In the six years since the Taylor Family Institute was launched, the multidisciplinary team of scientists affiliated with the institute—basic and clinical researchers from across the medical school with expertise in fields ranging from medicinal chemistry to animal behavior—has made significant progress in identifying novel ways to modify dysfunctional brain circuits associated with psychiatric disorders. During that time, they published more than 200 scientific papers and designed over 700 chemical compounds for possible use as psychiatric drugs.
In addition to supporting the institute’s leadership through the creation of a distinguished professorship, the new gift from the Taylors will provide crucial resources to continue research aimed at understanding how neurosteroid and oxysterol compounds affect brain function; expand the clinical testing of these drugs for a broad range of psychiatric illnesses; and apply gene editing, optogenetics and chemogenetics, and induced pluripotent stem cell technologies to develop personalized approaches to treatment.
“This is cutting-edge work that represents a bold new venture for the institute,” Dr. Zorumski says. “Without proof of concept, it would not be funded by traditional granting agencies. The Taylor family is making it possible for us to push the boundaries of our research forward. Their support keeps us focused and motivated to succeed.”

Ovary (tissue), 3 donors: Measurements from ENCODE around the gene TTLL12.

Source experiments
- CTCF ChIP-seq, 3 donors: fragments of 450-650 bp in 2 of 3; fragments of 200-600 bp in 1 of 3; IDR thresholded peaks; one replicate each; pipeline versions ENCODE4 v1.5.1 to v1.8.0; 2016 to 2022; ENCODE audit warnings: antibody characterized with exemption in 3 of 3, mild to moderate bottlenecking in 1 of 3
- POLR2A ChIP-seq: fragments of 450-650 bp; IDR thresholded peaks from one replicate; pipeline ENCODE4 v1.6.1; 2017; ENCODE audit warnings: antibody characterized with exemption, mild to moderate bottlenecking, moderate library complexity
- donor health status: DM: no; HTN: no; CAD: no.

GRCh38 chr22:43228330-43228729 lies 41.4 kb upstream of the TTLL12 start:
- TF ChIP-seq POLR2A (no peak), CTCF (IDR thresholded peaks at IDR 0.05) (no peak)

Taylor Family Institute Research Highlights
Milestones achieved by institute scientists to date include:
- The development of neurosteroid treatments for postpartum and major depression that augment the function of GABAA receptors in the brain
- Discovering that the oxysterol 24S-HC is an effective modulator of NMDA receptors, opening the door to its possible use as a treatment for cognitive dysfunction associated with severe psychiatric and neurological illnesses
- Research showing that another oxysterol, 25-HC, may be a key regulator of brain inflammation, which is believed to play a major role in multiple psychiatric and neurological conditions
- The development of new molecular tools and techniques for determining specific sites of action of neurosteroids and oxysterols, which will aid in the creation of highly specific drugs with fewer side effects
- Discovering that the anesthetic drug nitrous oxide, an inhibitor of NMDA receptors, may be a rapidly acting medication for treatment-resistant major depression